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Physicist: Does Captain Kirk Die Going Through the Transporter?

The problem has kept her up at night for decades, she says, and it appears we are no closer to an answer

Theoretical physicist Sabine Hossenfelder is genuinely puzzled and asks readers for possible solutions:

Does Captain Kirk die when he goes through the transporter? This question has kept me up at night for decades. I’m not kidding. And I still don’t have an answer. So this video isn’t going to answer the question, but I will explain why it’s more difficult than you may think.

Sabine Hossenfelder, “Does Captain Kirk die when he goes through the transporter?” at BackRe(Action) (October 23, 2021)

Why so difficult?

Assume that all the information about a person is contained in the exact configuration in which it appears at one moment in time. Hossenfelder accepts that as the correct view. So the transporter converts you into a different medium, putting all your life processes on pause. But then what? She notes that “strictly speaking, the only way to copy a system elsewhere would require you to also reproduce its entire past, which isn’t possible.”

But there’s another reason you might not be able to read out the information of a person without annihilating them in that process, namely that quantum mechanics says that this isn’t possible. You just can’t copy an arbitrary quantum state exactly.

Sabine Hossenfelder, “Does Captain Kirk die when he goes through the transporter?” at BackRe(Action) (October 23, 2021)
The Star Trek transporter episode from 1970

In a multiverse, she notes, an infinite number of transporters may produce an infinite number of Captain Kirks, some of which may be exact replicas. That’s if a multiverse exists. Otherwise,

There are various ways people have tried to make sense of this conundrum. The most common one is abandoning our intuitive idea of what it means to be yourself. We have this idea that our experience is continuous and if you go into the transporter there has to be an answer to what you experience next. Do you find yourself elsewhere? Or is that the end of your story and someone else finds themselves elsewhere? It seems that there has to be a difference between these two cases. But if there is no observable difference, then this just means we’re wrong in thinking that being yourself is continuous to begin with.

Sabine Hossenfelder, “Does Captain Kirk die when he goes through the transporter?” at BackRe(Action) (October 23, 2021)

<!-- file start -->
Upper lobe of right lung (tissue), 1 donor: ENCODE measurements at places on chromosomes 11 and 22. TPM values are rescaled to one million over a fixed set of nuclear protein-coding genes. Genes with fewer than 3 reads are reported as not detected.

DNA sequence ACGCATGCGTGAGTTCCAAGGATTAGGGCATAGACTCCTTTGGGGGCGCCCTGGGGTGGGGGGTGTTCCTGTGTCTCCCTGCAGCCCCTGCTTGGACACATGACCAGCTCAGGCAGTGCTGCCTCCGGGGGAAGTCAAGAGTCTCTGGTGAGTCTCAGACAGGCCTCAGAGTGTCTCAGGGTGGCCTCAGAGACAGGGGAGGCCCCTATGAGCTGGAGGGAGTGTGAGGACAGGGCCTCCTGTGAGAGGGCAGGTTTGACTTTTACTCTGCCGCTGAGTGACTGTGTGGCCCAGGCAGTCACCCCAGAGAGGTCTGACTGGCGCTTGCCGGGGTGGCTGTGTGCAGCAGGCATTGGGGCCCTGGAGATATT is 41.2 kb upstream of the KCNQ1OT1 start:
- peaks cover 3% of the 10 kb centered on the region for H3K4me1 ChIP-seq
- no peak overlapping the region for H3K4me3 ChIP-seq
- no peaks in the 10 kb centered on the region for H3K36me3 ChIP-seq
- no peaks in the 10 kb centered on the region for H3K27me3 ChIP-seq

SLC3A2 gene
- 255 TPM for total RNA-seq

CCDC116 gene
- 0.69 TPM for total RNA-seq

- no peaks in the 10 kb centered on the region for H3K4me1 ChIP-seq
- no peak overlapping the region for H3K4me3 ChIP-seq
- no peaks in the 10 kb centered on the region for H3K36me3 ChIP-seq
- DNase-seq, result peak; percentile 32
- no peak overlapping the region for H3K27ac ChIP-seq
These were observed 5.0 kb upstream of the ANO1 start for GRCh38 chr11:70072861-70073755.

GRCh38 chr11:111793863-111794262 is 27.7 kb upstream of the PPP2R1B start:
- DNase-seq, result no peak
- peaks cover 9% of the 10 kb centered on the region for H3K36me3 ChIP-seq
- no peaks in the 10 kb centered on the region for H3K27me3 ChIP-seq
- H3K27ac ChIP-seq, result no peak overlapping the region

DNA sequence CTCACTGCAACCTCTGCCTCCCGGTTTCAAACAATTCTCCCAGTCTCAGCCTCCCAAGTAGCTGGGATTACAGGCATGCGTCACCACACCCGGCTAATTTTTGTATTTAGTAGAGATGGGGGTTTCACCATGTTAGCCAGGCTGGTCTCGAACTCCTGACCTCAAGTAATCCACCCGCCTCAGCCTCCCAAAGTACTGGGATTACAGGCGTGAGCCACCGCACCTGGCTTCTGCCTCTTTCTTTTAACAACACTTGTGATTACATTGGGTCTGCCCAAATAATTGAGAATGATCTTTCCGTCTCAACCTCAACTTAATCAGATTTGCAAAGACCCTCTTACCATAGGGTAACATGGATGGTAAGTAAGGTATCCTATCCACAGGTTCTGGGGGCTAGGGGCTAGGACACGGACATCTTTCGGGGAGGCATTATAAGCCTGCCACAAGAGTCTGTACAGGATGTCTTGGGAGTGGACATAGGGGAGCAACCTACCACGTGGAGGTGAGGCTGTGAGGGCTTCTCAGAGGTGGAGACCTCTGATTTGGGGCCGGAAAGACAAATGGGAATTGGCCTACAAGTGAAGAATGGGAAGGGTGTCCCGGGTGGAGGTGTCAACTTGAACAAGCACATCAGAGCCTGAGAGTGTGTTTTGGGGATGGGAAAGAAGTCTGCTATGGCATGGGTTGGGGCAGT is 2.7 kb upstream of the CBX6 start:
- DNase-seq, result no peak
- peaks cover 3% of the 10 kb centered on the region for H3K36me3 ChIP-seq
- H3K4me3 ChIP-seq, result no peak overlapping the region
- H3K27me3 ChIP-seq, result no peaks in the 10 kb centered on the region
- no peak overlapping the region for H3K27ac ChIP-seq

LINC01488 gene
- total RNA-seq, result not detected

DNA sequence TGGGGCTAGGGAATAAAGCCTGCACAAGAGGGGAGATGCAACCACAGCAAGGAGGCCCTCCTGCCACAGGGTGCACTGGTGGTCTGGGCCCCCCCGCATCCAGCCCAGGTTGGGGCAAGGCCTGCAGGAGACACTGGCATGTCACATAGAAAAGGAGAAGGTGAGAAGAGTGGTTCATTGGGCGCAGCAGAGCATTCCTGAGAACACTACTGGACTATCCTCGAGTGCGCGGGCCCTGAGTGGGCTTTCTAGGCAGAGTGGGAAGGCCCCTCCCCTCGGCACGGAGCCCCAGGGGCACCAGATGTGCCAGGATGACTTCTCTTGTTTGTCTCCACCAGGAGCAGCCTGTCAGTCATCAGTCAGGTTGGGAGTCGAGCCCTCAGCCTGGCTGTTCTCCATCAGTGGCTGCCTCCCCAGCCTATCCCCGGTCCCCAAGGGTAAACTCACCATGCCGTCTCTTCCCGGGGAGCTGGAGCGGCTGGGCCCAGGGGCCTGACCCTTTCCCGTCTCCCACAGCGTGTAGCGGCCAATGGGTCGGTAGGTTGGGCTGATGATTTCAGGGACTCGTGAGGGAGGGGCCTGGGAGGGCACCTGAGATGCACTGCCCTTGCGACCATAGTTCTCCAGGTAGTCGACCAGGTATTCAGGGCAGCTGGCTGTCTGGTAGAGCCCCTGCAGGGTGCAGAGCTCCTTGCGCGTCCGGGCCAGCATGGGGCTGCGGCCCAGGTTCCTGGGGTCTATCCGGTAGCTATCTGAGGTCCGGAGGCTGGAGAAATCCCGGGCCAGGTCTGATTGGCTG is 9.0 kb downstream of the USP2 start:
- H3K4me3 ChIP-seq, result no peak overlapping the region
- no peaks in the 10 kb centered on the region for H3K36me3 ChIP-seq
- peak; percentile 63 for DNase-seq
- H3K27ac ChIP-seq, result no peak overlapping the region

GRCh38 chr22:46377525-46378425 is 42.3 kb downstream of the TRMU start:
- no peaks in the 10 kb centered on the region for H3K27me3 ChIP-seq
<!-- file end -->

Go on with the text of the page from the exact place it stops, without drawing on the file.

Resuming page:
She notes that philosophers are evenly divided on the question of whether Kirk lives, dies, or “other.”

When she asked her readers for comments — where fellow physicists might be expected to comment before their peers — there were none to date at the blog as of November 13, 2021. There were 5500 comments at the YouTube site, only some of which were on topic.

This problem may affect the likelihood that transporters will ever be a viable technology.

As it happens, the original Trekkers were, as so often, ahead of us in “The Enemy Within” (aired April 13, 1970). Here’s a snippet:

A transporter malfunction splits Captain Kirk into two halves: one meek and indecisive, the other violent and ill tempered. The remaining crew members stranded on the planet cannot be beamed up to the ship until a problem is fixed. IMDB

Highlights of William Shatner’s acting in the Star Trek episode “The Enemy Within”. Captain Kirk has to cope with a transporter malfunction that creates an evil version of himself. Shatner demonstrates the ability to portray an evil and a good person as the same time. Very emotional episode. At YouTube

You may also wish to read: Theoretical physicist: Colonizing Mars is a ridiculous idea! Making Mars habitable (terraforming) has been kicking around engineering circles for decades. What are the chances, given Moore’s Law-level increases in technology? Sabine Hossenfelder points out that the Mars’ biggest habitability problem is lack of a magnetic field and no plausible technology solution is in sight.


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Physicist: Does Captain Kirk Die Going Through the Transporter?